The definitive history of our moon

You've probably seen it hanging around. But how did it get there? And can we live there?

The definitive history of our moon
c/o NASA


Our celestial companion in the midnight sky has been a constant source of wonder and awe. From anyplace on the planet, the brightest thing in the night sky is usually the moon. The moon is our only natural satellite and one of the nearest astronomical bodies at around 240,250 miles or 384,400 km away. The moon has a radius of 1079 miles and is approximately 27% the size of the Earth. SImilar to the Earth, the moon has a crust, mantle, and core. It's thought that it may have an iron core as well. This dark muse has had a rich and storied past both historically on a universal geologic scale and for the human race. Many ancient cultures revered the moon as a god or goddess. Going by names such as Selene and Luna, the moon has captivated many and still does to this day. It’s an astounding part of Earth’s system.    

Before life and the biosphere struck this rock billions of years ago, the solar system was a place of chaotic creation. The sun spun from its spindle flame and released the planets forming the early solar system in the process. But it wasn’t until a few hundred million years later that the Earth’s moon would come to exist. There are a few theories for how the moon popped into orbit around our planet.

One of the prevailing ideas supported by the scientific community is the giant impact hypothesis, which suggests that the moon was formed when a large astral body slammed into Earth. The early solar system was a churning pool of formation and there were many numbers of early bodies that never made it to planetary status.  It is thought that one of these smashed into Earth in its early years.

Astronomers call this object, Theia, which was as large as Mars when it collided with the Earth. After the collision, vaporized slabs of the planet were launched into space where gravity then assembled them together over the years to eventually form the moon. This would explain why the moon is made of lighter elements and less dense than Earth. As the material was being bound together by gravity, it would have centered near the ecliptic plane and began its orbit that it’s still on today.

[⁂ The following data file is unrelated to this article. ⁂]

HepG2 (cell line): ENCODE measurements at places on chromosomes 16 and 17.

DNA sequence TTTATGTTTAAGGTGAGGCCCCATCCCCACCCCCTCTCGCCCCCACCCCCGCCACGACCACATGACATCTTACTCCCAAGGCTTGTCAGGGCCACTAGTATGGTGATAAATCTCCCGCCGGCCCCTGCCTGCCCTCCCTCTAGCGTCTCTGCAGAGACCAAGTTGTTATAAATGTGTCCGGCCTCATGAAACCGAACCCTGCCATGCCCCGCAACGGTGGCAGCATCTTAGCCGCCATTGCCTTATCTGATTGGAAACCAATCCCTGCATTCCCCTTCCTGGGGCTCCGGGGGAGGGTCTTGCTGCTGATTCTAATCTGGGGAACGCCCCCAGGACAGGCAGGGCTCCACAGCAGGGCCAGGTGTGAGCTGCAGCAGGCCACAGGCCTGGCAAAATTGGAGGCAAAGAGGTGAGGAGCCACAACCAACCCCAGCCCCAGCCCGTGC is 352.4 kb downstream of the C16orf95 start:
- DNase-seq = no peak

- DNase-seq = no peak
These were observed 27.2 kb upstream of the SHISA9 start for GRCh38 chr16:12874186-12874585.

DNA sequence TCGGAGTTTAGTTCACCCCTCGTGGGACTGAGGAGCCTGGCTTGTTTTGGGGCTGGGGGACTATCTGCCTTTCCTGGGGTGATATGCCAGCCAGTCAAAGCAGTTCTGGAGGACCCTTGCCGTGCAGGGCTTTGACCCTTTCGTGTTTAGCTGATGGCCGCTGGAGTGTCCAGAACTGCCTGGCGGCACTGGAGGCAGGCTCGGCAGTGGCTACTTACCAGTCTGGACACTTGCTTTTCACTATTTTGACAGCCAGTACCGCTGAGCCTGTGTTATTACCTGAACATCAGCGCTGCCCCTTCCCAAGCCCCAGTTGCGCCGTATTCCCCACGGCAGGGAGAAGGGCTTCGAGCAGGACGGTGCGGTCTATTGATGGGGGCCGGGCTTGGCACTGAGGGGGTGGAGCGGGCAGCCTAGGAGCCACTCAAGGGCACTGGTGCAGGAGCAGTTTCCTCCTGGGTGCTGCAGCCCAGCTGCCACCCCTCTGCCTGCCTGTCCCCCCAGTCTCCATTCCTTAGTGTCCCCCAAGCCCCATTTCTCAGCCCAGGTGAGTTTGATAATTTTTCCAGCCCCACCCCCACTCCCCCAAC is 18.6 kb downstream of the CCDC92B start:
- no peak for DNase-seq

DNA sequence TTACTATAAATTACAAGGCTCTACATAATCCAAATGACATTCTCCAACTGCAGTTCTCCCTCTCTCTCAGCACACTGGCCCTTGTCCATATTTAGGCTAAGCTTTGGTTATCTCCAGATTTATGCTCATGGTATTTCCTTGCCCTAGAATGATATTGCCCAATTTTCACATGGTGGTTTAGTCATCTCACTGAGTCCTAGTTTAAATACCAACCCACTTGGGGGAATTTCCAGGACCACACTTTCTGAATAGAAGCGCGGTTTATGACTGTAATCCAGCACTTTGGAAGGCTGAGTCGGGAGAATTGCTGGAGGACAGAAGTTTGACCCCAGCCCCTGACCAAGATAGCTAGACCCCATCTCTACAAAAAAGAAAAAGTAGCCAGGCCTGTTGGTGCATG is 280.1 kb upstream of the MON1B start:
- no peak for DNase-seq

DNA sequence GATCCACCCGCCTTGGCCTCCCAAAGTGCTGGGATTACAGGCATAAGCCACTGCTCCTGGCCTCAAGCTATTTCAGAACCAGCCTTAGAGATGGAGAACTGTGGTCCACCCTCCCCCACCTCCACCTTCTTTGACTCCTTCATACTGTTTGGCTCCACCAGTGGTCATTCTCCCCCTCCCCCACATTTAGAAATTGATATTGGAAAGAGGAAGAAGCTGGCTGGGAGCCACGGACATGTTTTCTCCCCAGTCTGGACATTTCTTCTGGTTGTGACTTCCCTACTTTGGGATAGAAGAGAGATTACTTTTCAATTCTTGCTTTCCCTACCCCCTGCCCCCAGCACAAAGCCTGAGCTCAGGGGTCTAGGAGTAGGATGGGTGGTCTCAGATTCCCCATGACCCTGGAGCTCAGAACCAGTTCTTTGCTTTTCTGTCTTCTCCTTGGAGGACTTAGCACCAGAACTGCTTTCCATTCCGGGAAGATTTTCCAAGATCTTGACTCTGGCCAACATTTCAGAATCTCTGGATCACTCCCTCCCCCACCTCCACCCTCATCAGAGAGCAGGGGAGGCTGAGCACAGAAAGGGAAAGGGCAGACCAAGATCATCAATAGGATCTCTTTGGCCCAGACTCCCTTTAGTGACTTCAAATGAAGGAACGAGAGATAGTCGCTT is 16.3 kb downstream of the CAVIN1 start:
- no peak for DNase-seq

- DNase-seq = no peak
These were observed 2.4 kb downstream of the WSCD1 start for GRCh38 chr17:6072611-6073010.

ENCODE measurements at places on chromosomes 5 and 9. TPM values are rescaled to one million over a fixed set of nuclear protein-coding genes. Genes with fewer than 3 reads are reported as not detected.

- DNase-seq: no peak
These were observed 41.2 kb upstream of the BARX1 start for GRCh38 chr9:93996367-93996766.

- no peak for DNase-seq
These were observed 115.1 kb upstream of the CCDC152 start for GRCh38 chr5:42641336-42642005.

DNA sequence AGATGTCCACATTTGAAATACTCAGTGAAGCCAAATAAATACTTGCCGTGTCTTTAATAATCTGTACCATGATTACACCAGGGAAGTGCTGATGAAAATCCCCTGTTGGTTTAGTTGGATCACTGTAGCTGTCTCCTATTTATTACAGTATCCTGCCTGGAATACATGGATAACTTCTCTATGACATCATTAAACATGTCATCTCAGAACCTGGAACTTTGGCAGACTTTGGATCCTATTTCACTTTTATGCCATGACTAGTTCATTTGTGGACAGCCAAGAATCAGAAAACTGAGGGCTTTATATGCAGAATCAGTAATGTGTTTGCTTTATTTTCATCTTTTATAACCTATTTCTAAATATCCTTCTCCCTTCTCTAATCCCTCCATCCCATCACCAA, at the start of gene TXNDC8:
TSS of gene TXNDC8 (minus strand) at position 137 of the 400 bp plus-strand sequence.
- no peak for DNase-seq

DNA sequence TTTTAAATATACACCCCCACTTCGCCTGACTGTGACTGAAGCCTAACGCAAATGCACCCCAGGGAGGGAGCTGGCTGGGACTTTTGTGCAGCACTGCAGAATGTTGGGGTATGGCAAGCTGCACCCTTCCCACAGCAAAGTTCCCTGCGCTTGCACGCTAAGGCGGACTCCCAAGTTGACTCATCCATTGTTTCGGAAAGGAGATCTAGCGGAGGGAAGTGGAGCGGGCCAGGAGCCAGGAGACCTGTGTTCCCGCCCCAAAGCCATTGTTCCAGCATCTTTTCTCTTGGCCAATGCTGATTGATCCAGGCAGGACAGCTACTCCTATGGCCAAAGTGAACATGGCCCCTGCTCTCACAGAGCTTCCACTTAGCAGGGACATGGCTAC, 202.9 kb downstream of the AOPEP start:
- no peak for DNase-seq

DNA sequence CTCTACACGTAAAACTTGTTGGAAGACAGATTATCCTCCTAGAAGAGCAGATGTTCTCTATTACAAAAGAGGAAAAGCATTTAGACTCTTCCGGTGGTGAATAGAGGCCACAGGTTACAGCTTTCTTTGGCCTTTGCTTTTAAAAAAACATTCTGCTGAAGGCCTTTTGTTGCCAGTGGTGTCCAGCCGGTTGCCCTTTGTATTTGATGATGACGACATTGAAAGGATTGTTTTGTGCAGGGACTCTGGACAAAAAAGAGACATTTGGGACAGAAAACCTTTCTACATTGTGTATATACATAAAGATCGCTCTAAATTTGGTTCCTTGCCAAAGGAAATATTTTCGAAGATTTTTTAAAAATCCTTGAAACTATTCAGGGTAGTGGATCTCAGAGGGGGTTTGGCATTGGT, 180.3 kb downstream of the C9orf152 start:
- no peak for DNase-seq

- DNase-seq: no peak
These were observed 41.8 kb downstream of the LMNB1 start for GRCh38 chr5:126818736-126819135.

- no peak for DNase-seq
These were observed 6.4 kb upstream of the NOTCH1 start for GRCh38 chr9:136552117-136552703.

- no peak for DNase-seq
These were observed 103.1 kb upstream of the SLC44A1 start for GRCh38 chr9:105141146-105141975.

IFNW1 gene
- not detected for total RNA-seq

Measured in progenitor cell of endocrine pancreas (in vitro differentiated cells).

On the subject of the explosive power felt on our humble planet, NASA stated:

"When the young Earth and this rogue body collided, the energy involved was 100 million times larger than the much later event believed to have wiped out the dinosaurs."

Before life was even a universal thought to the first primitive man gazing at the stars, the moon has been one of the most fascinating places near our Terra home.  

An ancestral beacon over mankind

There have been many misconceptions over the years about what the moon was. Some ancients believed that the moon was a churning ball of fire. Early astronomers thought that the dark spots on the moon were seas and the lighter regions landmasses. Aristotle determined that the moon was a perfect sphere. A great deal of ancient Greek philosophers rightfully understood that the moon was in orbit around the earth, along with controlling the tidal waves and other phenomena.    

In the year 100, Plutarch posited that there were other human civilizations living on the moon. As our astronomical views began to mature and grow, we went from believing Ptolemy’s view that the moon and sun orbited Earth to the correct view of Nicholas Copernicus – who developed the correct view that the Earth and other bodies in the solar system revolve around the sun.

Eventually, we’d gaze to the stars and moon with a telescope. Galileo first saw a new image of ragged craters and mountains. He watched as the month changed how the mountains cast their shadows and calculated their height. Eventually, Galileo’s observations would contribute to the rejection of old astronomical ideals and would replace the Earth-centered model of the universe.

He also, of course, explained that the light regions were rough and hilly areas while the dark regions were plains. Other astronomers throughout the years began to catalog every part of the surface they could see. More powerful telescopes led to these new detailed records. In 1645, the first full map was published by Dutch engineer Michael Florent van Langren. Another Bohemian Italian astronomer Anton M.S. de Rheita also drew up a map. It was by 1651 that the finalized map of the moon would be completed by two Jesuit scholars, Giovanni Battista Riccioli and Francesco M. Grimaldi.

Our long and fruitful observation of the moon would finally culminate in us first stepping on its surface in the 20th century.

Buzz Aldrin on the moon, c/o NASA

That's one small step for man, one giant leap for mankind

Exploration of the moon in its many forms from robotic probes to men on the moon has taught us a great deal about our solar system and even ourselves. Our first visitors to the moon were robots that came in the wake of Sputnik 1 in October 1957. The Soviets were able to fly their Luna 1 past the moon in January 1959. This was followed by a number of probes that were eventually able to take photographs of the other side of the moon. Many surprises would come from these expeditions, like for example that the dark side of the moon didn’t have many smooth plains.

Not to be outdone, America’s space program called to the task of putting a man on the moon was ushered in. With some of the greatest engineering talent and know-how at the time assembled, we were able to manage the inconceivable and walk on the moon. In the span of eight years, Apollo had become the sole powerhouse of manned spaceflight.

In 1968 during the Christmas season, Apollo 8 left the orbit and first reached the moon where they circled it for a day’s time. Here we gazed upon this legend and saw it devoid of life and gray. After being only 62 miles from the surface, NASA planned on journeying back to the moon and landing on its surface. In May of 1969, Apollo 10 orbited the moon and tested the new lunar lander without humans. These many missions paved the way as we grew our knowledge of lunar geology.